There are three rules to keep in the forefront of your mind when you read “Lolita” by Vladimir Nabokov.
- Humbert is not the author. Nabokov is not Humbert.
- None of these events are real.
- This is a satirical book.
The most important rule is probably rule number two. The subject matter within this book is very serious, but also extremely fictitious and should not be taken seriously as rule number three would suggest.
Vladimir Nabokov exercises the most adored quality in a literary writer in Lolita by using one of the most unique, creative and gross points of view.
The main character, Humbert Humbert, is a pedophile who is trying to plead his case and justify his actions to a jury and the reader by telling his side of the story.
Nabokov paints a picture through his words that is so easy to imagine that it is actually frightening. Some parts of the book could be considered too descriptive, but those moments are necessary as they drive the character and the mystery of the story forward.
The simple use of punctuation throughout the first half gives the sense of urgency, excitement and fear that Humbert so clearly feels in the most sensitive parts of the book.
This novel requires rules because the very talented Nabokov describes the situations so fantastically, and Humbert Humbert seems so real. It is difficult to imagine this just coming from someone’s mind and not being based on true events.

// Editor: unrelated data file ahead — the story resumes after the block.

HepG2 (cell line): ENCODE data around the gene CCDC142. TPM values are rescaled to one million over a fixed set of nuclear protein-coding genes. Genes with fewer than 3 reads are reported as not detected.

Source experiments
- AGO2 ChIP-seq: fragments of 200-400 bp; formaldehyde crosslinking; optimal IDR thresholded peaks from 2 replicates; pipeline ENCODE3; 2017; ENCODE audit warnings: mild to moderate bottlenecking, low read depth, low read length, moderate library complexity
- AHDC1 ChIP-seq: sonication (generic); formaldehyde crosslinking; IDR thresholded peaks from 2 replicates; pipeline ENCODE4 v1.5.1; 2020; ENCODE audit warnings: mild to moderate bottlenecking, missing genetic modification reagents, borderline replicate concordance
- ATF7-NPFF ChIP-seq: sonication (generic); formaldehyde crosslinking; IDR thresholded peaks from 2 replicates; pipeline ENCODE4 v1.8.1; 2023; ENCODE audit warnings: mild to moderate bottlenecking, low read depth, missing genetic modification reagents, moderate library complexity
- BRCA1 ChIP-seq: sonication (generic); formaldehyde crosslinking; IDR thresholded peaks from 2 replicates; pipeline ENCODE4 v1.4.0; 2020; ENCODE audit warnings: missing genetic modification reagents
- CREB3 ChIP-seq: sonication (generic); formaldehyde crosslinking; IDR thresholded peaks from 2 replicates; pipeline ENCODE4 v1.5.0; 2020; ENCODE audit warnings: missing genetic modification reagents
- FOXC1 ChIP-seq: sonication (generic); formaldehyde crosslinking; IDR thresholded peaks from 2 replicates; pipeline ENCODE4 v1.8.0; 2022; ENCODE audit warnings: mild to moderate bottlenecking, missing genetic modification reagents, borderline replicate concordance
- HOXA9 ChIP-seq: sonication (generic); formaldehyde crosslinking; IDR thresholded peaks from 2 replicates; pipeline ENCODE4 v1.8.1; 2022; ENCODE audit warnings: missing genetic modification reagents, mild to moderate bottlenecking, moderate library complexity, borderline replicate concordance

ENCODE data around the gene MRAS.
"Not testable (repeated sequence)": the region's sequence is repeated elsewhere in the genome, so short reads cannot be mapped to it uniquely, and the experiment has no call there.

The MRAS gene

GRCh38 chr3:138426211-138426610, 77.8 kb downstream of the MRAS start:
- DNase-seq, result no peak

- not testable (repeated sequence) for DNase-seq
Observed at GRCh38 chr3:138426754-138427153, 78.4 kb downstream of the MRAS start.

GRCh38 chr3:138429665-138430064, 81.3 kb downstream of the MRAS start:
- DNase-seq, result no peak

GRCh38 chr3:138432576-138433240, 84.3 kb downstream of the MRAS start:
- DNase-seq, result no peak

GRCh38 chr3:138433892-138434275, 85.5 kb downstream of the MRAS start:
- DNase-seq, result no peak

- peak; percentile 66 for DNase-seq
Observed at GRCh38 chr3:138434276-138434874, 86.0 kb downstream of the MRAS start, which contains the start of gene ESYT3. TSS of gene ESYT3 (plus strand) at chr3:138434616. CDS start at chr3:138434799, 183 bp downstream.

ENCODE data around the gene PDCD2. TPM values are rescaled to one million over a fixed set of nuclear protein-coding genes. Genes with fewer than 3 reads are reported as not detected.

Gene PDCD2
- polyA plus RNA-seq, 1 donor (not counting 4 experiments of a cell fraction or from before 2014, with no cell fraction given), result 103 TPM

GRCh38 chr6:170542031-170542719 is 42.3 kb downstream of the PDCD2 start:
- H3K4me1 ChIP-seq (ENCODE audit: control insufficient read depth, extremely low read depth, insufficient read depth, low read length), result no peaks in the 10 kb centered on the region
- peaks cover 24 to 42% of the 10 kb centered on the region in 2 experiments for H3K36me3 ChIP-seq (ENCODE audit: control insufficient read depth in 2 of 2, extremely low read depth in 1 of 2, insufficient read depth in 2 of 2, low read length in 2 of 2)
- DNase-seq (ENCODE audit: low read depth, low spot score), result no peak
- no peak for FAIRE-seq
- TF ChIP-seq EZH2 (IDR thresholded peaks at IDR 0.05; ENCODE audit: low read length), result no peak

One might even find themselves sympathizing with Humbert just based on the way he talks and his humor in certain matters, but then feel disgusted with themselves along with Humbert.
You may end up sympathizing even more with Humbert if you read an attempt to show Lolita’s side of the story through “Lo’s Diary” by Pia Pera. But that is a different book.
When you get mad with Nabokov for making you feel for a man who has committed various crimes, remind yourself of the rules.
Nabokov is brilliantly making fun of the reader, especially avid ones, by making it so even the foreword address at the beginning of the book is fake.
The drama and the intensity of the entire story and character is fake.
That dramatic feel about the first part of the book seems to go away during the second part. The second part is more calm, and almost an allusion to other people (Bonnie and Clyde, Thelma and Louise), making it seem more boring than the first half.
Nabokov still conveys emotions, and Humbert is still gross and pleading his side to the readers, but it is almost like reading a different book.
That may dishearten some. And some may end up not wanting to read the second half of the book because there is seemingly less excitement, but I urge you to continue.
A question to ask in order to aid you in your continuation, would be: why? Why is this happening? What is the purpose of the change? What was the purpose of the first section that would lead to this change?
Though I do have great bias when it comes to classics, as my literary background is in those classics, there is a purpose to every line Nabokov says, and each line is connected to the next.
The last thing, that isn’t necessarily a rule of reading the book, but is something to keep in mind, is that Nabokov weaves a web of complex feelings and confusion, but that does not mean there is any sort of moral or profound lesson within.
As long as a reader makes absolutely sure to keep the rules in mind and not take the novel so seriously, there is enjoyment in the mystery within this story, and the reveal is worth it.
Alycea Hammond is a sophomore in English. The views and opinions expressed in this column are those of the author and do not necessarily reflect the official policy or position of the Collegian. Please send comments to firstname.lastname@example.org.